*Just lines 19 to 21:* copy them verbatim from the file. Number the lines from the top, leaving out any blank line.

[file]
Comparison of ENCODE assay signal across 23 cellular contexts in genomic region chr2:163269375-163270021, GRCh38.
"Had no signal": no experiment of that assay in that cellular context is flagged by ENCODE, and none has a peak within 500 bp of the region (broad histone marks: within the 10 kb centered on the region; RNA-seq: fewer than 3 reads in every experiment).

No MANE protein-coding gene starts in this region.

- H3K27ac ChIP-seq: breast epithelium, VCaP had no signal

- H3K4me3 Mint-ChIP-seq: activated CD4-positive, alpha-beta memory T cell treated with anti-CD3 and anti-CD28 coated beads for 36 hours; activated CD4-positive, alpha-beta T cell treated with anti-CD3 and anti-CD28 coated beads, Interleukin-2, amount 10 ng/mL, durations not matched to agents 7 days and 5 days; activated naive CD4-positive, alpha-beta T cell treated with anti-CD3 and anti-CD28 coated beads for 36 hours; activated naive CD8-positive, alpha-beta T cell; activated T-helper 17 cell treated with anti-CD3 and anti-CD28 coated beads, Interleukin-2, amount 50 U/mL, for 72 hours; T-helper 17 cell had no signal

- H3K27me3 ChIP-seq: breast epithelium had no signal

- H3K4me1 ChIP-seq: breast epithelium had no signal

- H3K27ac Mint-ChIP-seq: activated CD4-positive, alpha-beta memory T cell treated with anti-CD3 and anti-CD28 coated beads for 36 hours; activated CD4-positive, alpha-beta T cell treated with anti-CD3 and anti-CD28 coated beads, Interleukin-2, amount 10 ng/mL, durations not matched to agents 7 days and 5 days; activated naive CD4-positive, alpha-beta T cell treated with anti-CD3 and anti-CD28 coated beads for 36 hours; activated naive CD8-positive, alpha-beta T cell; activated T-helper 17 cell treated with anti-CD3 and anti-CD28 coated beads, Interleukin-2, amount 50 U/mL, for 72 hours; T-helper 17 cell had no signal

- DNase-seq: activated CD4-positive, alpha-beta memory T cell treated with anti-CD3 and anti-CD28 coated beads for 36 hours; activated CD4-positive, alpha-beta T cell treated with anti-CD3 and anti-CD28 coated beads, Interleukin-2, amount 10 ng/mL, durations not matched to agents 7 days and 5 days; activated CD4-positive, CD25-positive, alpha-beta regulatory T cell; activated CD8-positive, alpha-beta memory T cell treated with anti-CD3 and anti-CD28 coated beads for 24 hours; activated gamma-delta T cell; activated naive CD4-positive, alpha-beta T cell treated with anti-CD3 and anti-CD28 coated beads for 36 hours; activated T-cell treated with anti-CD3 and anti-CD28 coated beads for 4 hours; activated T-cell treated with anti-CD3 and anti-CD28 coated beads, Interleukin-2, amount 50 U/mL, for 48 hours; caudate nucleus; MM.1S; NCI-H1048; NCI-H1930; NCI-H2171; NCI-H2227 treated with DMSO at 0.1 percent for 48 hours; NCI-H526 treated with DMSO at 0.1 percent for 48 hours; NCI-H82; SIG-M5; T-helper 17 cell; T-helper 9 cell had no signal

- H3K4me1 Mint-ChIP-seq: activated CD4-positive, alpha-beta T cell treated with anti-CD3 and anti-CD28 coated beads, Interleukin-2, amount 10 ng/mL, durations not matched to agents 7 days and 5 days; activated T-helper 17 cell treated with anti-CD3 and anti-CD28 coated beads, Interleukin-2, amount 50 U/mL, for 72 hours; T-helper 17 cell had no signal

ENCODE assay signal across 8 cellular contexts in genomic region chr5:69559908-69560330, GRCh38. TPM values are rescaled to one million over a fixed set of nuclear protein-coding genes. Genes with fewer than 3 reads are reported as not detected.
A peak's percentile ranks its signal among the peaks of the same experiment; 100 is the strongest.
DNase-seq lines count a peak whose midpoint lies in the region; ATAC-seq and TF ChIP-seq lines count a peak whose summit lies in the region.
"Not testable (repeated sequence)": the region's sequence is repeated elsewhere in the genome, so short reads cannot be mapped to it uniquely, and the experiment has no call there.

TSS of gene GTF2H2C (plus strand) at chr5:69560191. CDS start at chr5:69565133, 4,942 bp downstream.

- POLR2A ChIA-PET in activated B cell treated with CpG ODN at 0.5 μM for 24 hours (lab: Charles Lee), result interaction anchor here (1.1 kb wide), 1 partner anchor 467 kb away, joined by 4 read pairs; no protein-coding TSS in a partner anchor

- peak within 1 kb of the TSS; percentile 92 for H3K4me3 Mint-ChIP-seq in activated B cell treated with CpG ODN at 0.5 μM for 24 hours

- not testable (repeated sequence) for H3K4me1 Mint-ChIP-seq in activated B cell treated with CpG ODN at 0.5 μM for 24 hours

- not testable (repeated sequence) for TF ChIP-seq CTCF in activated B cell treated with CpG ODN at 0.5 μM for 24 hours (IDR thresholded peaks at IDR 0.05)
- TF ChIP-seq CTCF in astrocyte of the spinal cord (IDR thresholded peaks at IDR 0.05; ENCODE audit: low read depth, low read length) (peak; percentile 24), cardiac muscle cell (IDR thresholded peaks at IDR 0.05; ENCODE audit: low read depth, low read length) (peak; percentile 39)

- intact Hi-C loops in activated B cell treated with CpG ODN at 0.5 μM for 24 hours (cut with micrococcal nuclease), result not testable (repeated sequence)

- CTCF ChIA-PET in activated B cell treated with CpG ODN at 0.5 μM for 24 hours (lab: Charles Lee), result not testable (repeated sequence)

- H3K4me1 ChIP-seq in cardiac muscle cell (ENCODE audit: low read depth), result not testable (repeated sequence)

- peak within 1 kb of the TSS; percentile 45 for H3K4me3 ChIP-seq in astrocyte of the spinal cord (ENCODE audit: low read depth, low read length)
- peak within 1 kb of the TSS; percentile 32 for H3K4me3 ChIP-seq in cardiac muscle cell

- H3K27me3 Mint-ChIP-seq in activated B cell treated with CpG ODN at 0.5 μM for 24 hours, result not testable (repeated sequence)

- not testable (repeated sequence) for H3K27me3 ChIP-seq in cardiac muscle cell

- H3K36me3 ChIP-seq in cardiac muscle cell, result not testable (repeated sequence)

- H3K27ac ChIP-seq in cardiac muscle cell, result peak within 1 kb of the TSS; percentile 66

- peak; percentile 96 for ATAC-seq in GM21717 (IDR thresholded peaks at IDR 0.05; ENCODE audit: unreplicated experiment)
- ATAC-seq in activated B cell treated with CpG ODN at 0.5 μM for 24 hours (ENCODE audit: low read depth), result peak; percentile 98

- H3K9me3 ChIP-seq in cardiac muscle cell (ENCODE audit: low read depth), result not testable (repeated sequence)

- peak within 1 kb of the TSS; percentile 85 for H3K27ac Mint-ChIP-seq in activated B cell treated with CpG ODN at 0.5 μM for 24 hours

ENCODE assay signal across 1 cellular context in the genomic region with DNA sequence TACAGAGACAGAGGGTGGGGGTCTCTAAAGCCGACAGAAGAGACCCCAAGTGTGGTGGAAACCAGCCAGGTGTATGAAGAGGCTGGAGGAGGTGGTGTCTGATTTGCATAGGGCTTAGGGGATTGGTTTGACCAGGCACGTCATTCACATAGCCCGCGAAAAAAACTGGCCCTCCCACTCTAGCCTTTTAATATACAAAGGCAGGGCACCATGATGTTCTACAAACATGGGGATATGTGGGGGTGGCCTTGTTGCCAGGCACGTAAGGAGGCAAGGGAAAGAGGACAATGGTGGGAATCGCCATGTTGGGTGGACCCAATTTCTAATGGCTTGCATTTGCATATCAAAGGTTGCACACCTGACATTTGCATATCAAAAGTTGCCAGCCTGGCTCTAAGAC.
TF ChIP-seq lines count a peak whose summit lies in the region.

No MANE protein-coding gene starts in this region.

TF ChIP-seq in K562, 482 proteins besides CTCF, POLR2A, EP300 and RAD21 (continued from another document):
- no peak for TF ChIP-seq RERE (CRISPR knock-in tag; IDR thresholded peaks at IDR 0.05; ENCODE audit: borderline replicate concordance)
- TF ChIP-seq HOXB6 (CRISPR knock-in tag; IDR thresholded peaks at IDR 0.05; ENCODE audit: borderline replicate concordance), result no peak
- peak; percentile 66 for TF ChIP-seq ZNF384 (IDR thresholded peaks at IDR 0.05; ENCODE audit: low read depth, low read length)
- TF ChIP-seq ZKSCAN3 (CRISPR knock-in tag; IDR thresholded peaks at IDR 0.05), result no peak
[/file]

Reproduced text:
- not testable (repeated sequence) for TF ChIP-seq CTCF in activated B cell treated with CpG ODN at 0.5 μM for 24 hours (IDR thresholded peaks at IDR 0.05)
- TF ChIP-seq CTCF in astrocyte of the spinal cord (IDR thresholded peaks at IDR 0.05; ENCODE audit: low read depth, low read length) (peak; percentile 24), cardiac muscle cell (IDR thresholded peaks at IDR 0.05; ENCODE audit: low read depth, low read length) (peak; percentile 39)

- intact Hi-C loops in activated B cell treated with CpG ODN at 0.5 μM for 24 hours (cut with micrococcal nuclease), result not testable (repeated sequence)